Hypoxic training if BOLT >30 sec

 

Normal oxygen saturation at sea level varies between 95 and 99 percent. To receive any benefit from hypoxic (reduced oxygen) training,
oxygen saturation levels must drop below 94 percent (and ideally to below 90 percent). To know your levels you can use a Pulse Oximeter measuring SPO2. SpO2 stands for peripheral capillary oxygen saturation, an estimate of the amount of oxygen in the blood.

The effect of this method depends on two factors:

  • oxygen saturation during training, and
  • the length of the exposure to reduced oxygen.

Lowering oxygen saturation below 90 percent for a duration of 1 to 2 minutes can significantly increase the production of EPO. EPO is a hormone that helps the body create more red bloodcells which in turn tranports O2 and CO2 in the blood, in short increasing our oxygen uptake. 

The Exercise – from the oxygen advantage program, my own interpretation:

  1. Walk normally, of course do you walk “WalkFeeling Style“, and breathe through your nose.
  2. Take the first breath hold between step 40 to step 60.
  3. After the first breath hold, subsequent holds are performed every 5 to 10 steps.
  4. Following each breath hold, either exhale through your nose or take a sip of air in through your nose before the next breath hold.
  5. A sip is about 10 percent of a normal breath.
  6. Observe the pulse oximeter, ensuring that you do not go below 80 percent SpO2.
  7. Challenge but do not stress yourself.
  8. If the air shortage is too great, take a slightly larger breath and continue to relax.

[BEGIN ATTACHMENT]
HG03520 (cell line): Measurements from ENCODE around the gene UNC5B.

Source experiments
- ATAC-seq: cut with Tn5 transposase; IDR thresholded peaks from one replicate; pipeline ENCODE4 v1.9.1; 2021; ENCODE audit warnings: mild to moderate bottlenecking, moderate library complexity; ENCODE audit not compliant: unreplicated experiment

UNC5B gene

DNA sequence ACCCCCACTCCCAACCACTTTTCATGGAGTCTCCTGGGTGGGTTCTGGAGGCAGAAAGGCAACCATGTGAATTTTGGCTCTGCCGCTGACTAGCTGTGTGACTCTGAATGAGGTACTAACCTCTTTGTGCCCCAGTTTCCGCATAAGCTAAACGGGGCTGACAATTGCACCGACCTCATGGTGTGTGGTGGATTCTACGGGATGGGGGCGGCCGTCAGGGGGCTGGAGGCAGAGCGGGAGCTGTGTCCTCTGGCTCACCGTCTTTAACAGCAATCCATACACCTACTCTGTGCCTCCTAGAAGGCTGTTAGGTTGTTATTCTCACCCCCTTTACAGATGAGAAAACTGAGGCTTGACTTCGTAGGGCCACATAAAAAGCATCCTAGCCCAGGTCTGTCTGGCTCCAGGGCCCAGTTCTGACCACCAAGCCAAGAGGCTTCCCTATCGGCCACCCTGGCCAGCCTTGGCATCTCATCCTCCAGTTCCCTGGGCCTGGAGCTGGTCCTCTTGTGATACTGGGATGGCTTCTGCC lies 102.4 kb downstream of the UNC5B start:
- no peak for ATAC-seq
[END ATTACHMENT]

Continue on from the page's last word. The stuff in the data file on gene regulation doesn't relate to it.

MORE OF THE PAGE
9. Perform this exercise for 1 to 2 minutes.

 


XPT Pre Training breathing for a workout or competition.

Here is an easy routine to do on your own or with your team before competition or if you do any form of fitness.
 It will get you oxygentaed which increases your energy. Plus it helps get you focused and ready to do what your desired goal is.
  • Sit in a quiet place. Take slow deep breaths in and out for 90 seconds.
  • At 90 seconds take a last big inhale and hold your breath for 20 seconds.
  • At 20 seconds exhale slowly so that your exhale lasts 20 seconds in length. (You must control our breath)
  • Repeat this cycle 2 more times.

 Breath Contol is Stress Control

Oxygen is a poison

It is important to note that oxygen actually is poisionious and too much oxygen can kill us. This is called Oxygen Toxicity (or oxygen poisoning) and it is caused by exposure to oxygen at partial pressures greater than those to which the body is normally exposed. This occurs in three main ways:

  • underwater diving,
  • hyperbaric oxygen therapy, and
  • the provision of supplemental oxygen, (particularly to premature infants.)

If you’re exposed to pure oxygen for a few days you can die. This is why antioxidants are good for us (as their name implies). The state of Oxygen toxicity is called Hyperoxia. The “reverse” of this is called Hypoexemia which occurs when the blood has abnormally low level of oxygen. Hypoxemia has many causes, often respiratory disorders, and can cause tissue hypoxia as the blood is not supplying enough oxygen to the body.

 

Call to action!

  • Start breathing with NOSE
  • Know your BOLT SCORE and try to improve it for the next coming months.
  • Check out and follow at least one of the resources

Resources:

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By | 2017-08-30T17:34:55+00:00 August 31st, 2017|Categories: BioHacking, Breathing, Bulletproof, Mobility|Tags: |0 Comments

About the Author:

Peter is Podcaster, CrossFit Coach, Security Professional and productivity expert. He is the founder of FLAWD.se and the author of Security Encyclopedia: SakerhetsBibeln.se. Peter blogs about health, technology and productivity. Peter is on a mission to help you to Focus, implement success disciplines and to Win in life!